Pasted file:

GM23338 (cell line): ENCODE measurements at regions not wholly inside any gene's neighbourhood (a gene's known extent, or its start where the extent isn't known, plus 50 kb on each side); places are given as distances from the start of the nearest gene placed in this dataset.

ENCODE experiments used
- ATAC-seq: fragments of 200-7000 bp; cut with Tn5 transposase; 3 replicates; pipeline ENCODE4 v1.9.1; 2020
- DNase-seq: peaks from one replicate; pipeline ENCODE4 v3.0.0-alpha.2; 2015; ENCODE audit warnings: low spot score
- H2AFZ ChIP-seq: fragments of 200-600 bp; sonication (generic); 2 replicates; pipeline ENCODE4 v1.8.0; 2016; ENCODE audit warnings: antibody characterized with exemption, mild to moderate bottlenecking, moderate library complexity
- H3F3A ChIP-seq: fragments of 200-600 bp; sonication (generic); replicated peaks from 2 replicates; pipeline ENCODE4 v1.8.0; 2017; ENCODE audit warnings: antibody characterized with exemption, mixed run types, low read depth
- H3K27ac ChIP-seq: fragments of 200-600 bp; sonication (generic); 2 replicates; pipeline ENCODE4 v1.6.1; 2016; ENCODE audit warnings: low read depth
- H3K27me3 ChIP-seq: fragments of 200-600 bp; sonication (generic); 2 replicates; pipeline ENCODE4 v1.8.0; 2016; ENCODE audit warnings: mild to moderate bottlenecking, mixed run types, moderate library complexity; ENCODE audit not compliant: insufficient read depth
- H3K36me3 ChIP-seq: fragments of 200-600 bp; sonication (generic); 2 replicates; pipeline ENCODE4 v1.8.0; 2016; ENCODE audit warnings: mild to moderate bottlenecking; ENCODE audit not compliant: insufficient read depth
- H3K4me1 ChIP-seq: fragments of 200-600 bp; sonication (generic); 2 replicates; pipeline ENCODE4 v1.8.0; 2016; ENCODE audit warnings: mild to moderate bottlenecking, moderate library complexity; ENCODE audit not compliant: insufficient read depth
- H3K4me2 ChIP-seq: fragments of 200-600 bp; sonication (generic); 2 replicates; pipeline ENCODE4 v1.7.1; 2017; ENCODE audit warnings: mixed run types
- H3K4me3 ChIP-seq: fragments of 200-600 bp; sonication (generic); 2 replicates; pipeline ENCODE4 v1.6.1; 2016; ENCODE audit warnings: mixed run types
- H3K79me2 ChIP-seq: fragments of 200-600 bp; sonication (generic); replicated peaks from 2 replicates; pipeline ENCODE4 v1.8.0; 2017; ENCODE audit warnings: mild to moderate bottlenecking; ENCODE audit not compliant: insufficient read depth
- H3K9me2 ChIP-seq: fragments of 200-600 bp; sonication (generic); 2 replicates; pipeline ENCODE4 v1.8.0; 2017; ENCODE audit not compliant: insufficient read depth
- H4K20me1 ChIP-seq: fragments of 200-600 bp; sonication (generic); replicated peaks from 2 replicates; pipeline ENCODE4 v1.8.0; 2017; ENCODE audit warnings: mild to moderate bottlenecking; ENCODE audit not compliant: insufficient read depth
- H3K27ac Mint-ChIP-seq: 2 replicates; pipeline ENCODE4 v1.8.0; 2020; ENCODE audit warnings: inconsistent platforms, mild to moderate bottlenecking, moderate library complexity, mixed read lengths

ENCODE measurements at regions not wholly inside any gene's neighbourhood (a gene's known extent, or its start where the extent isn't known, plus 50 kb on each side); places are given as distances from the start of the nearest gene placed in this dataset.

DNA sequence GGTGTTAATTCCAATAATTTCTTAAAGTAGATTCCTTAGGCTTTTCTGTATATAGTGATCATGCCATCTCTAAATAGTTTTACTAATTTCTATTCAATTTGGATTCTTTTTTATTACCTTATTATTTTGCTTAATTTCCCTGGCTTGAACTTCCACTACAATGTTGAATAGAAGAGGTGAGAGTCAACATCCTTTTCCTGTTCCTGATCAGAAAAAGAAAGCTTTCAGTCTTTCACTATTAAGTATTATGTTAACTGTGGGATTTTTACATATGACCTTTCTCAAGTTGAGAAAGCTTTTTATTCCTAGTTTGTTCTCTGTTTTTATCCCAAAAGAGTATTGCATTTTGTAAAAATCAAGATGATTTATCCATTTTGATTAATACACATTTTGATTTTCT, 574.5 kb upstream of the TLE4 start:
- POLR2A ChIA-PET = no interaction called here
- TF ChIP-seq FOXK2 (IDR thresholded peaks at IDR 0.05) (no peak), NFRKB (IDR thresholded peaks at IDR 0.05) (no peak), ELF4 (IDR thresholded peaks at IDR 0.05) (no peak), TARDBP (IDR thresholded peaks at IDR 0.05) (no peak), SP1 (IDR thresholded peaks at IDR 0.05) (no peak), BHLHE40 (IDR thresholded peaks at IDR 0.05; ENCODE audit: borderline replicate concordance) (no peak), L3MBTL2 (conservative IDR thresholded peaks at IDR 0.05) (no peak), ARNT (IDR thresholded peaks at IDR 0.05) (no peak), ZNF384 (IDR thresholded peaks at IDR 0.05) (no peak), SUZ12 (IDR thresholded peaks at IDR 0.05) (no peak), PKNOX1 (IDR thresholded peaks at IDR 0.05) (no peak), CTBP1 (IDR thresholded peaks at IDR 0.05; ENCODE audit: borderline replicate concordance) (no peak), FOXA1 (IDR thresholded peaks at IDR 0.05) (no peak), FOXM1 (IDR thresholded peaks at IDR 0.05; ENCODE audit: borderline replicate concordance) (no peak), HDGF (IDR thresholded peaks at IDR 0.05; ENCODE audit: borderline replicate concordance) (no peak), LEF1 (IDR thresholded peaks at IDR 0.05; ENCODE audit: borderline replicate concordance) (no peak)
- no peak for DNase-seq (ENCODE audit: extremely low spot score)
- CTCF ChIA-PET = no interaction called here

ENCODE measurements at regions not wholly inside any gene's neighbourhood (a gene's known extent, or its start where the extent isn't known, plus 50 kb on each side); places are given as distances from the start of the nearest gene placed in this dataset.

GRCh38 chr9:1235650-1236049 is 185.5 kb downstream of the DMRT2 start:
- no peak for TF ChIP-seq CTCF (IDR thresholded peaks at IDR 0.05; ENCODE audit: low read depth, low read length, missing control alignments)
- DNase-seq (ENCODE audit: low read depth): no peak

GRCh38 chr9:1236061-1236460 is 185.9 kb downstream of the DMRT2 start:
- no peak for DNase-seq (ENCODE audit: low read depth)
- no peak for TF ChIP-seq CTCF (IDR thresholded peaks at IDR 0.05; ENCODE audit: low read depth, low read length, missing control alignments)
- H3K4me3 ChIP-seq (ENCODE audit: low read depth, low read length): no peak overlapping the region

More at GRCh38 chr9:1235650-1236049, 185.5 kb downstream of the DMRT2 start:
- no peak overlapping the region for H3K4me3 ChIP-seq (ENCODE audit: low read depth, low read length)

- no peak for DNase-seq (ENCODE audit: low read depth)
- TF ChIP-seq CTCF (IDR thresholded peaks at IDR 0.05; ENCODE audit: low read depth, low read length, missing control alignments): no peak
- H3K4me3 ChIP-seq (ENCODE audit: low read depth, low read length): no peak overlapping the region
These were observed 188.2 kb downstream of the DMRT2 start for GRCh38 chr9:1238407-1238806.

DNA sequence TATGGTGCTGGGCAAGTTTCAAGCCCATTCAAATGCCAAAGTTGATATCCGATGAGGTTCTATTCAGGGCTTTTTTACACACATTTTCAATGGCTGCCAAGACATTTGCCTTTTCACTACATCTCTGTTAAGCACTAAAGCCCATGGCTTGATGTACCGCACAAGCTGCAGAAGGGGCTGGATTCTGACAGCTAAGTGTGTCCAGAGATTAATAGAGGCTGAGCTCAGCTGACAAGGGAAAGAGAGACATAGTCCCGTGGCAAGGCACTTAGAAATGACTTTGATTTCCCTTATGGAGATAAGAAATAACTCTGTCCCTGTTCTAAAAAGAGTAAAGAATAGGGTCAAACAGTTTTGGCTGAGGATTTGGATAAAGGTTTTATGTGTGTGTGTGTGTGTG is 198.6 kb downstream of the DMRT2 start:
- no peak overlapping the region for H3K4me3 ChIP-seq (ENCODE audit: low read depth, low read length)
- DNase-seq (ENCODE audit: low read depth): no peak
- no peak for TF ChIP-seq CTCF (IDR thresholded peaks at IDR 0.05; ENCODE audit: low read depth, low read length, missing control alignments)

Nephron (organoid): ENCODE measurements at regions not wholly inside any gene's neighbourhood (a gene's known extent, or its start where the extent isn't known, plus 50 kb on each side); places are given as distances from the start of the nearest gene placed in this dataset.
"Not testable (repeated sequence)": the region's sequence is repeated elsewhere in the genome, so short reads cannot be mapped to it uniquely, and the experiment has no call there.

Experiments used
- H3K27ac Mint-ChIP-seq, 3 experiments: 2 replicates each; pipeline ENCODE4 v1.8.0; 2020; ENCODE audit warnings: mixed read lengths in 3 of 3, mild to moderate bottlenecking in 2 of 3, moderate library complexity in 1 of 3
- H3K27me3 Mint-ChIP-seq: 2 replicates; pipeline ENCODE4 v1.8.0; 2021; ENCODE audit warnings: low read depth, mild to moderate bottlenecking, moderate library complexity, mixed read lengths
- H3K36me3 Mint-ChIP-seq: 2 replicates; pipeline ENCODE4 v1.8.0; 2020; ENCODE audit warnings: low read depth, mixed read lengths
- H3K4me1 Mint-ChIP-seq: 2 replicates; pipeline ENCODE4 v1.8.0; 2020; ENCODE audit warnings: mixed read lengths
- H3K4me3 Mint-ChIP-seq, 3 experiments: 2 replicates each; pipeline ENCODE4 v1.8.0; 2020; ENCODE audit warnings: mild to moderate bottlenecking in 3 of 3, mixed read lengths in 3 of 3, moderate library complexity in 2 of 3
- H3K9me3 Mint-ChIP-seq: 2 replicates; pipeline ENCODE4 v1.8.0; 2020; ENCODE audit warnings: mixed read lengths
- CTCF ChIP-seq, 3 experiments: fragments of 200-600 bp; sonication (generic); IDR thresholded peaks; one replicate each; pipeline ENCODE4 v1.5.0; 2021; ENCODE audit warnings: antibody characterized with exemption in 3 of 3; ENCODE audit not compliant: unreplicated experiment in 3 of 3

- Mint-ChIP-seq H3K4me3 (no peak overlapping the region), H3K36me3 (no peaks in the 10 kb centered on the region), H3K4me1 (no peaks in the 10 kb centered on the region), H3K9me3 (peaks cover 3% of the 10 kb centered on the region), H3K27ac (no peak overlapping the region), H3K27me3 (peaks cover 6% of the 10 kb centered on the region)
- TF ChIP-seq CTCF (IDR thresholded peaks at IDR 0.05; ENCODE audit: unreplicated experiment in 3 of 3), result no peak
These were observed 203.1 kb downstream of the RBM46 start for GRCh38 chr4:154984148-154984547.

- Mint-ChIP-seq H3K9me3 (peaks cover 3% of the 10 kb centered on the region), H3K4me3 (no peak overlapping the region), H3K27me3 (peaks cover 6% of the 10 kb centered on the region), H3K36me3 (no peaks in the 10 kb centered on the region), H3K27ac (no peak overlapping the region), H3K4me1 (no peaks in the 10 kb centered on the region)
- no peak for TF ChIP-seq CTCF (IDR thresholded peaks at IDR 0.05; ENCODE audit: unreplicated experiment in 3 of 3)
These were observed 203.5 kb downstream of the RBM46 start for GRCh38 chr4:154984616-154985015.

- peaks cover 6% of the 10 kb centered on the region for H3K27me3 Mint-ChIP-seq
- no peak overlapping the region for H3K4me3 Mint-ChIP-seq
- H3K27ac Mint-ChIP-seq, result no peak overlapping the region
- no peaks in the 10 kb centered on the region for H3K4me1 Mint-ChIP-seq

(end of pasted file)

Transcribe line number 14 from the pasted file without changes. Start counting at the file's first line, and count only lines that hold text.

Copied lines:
- H3K9me2 ChIP-seq: fragments of 200-600 bp; sonication (generic); 2 replicates; pipeline ENCODE4 v1.8.0; 2017; ENCODE audit not compliant: insufficient read depth